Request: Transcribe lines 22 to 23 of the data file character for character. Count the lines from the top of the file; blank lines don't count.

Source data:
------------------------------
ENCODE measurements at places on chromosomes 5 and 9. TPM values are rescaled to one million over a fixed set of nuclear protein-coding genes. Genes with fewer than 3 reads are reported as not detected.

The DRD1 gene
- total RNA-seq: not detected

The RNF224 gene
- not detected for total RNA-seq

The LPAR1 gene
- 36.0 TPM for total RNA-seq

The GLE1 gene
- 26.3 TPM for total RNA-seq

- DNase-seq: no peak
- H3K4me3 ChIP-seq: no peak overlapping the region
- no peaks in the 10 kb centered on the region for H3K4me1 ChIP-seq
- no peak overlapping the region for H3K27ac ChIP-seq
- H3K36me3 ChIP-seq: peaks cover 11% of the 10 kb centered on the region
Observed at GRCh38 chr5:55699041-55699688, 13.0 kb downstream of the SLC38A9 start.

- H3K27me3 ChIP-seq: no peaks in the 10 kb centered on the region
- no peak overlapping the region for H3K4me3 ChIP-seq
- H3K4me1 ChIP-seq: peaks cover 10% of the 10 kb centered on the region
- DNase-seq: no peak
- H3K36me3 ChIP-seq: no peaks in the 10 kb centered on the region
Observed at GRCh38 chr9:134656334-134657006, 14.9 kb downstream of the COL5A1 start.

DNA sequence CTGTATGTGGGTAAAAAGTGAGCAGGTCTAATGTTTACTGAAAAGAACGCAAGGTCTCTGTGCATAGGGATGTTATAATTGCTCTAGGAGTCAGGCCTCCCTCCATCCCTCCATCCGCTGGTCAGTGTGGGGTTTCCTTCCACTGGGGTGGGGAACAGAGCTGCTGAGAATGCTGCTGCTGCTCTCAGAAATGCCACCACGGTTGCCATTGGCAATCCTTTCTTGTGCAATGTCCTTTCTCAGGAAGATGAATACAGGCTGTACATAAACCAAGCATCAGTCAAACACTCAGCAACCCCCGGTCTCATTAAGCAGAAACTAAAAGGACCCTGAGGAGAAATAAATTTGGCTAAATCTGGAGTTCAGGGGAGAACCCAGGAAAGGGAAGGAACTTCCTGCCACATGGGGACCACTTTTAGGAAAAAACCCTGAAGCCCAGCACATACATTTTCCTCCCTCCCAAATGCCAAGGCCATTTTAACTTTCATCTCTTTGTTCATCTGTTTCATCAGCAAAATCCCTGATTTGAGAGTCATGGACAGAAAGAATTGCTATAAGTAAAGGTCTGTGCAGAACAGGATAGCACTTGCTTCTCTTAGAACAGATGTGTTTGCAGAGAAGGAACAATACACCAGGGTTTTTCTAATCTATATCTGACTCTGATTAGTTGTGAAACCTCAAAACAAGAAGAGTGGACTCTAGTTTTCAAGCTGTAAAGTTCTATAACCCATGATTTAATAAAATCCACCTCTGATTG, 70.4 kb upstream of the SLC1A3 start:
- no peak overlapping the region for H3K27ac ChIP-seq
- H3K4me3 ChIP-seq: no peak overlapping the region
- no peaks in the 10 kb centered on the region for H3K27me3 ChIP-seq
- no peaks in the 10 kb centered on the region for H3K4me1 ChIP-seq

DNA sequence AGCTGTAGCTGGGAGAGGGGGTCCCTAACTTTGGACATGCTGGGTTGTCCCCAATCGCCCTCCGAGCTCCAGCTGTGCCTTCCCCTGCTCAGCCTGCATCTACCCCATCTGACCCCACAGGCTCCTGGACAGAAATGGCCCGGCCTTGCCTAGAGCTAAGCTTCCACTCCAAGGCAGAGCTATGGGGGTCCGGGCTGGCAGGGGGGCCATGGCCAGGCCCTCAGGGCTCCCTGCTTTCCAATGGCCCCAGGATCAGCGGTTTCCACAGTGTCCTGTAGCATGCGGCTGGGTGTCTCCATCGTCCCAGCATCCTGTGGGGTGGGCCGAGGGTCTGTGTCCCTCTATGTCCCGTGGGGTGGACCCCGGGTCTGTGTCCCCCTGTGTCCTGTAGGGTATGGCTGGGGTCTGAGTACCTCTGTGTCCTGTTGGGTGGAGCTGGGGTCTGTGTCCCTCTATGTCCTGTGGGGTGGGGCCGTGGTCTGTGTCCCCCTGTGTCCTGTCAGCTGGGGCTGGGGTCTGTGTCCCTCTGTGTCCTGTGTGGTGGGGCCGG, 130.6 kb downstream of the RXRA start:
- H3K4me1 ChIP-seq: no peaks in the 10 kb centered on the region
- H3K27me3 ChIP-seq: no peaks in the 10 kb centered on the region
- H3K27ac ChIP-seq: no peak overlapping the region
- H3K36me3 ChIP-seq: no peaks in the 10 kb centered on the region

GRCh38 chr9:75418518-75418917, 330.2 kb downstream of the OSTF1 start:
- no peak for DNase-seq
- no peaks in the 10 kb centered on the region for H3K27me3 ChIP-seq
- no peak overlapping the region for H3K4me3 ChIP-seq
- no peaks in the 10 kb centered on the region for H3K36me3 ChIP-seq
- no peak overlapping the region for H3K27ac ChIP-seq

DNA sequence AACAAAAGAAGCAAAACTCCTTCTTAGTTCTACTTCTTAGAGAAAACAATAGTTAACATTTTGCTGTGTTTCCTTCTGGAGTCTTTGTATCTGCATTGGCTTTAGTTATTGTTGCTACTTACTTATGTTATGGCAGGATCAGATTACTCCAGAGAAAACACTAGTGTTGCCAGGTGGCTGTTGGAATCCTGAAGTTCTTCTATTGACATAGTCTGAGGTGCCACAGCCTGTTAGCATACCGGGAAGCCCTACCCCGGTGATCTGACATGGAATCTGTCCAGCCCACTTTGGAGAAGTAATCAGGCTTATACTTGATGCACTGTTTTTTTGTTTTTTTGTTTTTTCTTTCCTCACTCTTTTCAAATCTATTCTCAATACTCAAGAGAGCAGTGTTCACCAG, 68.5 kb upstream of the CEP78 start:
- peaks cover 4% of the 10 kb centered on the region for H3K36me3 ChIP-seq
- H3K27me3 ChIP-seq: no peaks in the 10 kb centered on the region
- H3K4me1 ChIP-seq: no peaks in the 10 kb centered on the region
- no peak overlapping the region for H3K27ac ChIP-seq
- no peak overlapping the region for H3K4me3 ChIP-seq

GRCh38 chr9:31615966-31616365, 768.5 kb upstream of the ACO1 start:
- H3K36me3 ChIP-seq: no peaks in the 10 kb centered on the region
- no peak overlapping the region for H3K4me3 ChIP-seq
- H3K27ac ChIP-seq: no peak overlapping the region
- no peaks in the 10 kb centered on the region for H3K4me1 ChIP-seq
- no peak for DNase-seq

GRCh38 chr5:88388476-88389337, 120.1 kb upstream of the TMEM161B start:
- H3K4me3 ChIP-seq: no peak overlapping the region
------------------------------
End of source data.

DNA sequence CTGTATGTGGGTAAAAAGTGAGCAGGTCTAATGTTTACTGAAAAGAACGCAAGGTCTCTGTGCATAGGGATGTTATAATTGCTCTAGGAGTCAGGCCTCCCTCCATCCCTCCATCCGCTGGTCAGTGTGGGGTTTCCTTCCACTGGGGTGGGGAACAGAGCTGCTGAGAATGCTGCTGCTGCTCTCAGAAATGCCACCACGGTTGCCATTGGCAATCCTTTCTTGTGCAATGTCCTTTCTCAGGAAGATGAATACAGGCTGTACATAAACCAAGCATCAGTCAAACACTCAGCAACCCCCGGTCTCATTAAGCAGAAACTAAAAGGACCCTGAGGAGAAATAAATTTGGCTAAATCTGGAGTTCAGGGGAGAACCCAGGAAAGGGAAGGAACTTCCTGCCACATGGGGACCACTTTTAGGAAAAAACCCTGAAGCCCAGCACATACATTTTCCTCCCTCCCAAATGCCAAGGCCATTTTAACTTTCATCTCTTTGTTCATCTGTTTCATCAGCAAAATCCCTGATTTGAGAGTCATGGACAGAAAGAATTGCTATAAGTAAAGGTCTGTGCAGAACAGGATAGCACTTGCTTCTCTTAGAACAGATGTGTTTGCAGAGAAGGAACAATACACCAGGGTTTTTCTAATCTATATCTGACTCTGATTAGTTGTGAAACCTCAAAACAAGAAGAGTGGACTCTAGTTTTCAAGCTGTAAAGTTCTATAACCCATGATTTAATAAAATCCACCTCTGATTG, 70.4 kb upstream of the SLC1A3 start:
- no peak overlapping the region for H3K27ac ChIP-seq